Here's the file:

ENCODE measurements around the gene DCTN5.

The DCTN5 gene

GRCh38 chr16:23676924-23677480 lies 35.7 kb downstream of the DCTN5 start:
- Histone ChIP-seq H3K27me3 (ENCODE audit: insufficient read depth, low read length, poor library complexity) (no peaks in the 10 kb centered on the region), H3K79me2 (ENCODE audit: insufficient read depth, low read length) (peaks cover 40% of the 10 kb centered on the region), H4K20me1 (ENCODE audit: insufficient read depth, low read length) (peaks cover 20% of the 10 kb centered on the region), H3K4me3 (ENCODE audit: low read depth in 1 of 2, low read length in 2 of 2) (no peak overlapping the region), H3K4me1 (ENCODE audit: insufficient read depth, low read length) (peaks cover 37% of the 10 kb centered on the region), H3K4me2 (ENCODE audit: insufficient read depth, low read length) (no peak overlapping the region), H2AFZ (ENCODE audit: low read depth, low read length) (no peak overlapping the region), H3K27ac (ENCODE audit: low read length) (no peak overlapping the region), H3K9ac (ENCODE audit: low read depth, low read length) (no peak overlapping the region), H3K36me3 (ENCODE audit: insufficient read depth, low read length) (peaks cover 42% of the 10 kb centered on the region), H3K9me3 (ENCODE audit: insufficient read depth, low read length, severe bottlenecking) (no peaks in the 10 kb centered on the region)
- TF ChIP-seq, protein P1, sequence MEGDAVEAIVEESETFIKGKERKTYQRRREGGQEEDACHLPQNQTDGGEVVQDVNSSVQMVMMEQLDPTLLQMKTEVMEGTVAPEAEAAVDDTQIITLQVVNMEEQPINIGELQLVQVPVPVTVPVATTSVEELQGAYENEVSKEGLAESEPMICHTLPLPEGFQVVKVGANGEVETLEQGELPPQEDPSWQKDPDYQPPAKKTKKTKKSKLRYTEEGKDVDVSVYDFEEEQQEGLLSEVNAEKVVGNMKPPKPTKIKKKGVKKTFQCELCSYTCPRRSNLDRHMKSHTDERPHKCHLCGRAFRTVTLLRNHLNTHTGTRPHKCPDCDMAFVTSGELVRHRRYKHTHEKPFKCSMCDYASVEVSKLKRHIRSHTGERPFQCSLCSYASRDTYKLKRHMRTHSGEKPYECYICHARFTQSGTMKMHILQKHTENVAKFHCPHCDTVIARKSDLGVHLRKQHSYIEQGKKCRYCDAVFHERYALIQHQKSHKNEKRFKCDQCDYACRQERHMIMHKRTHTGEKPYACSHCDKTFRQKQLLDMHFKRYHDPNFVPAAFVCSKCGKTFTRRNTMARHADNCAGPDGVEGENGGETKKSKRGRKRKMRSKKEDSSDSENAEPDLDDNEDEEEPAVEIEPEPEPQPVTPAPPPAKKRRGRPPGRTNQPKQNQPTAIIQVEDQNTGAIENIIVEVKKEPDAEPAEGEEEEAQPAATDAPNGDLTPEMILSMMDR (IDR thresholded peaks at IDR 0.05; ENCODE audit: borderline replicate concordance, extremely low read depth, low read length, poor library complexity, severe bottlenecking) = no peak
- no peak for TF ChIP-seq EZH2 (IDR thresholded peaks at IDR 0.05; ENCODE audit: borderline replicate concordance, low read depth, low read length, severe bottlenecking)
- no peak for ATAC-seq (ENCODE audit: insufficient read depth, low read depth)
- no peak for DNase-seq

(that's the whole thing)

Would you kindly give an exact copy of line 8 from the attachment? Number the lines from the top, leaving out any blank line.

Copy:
- no peak for DNase-seq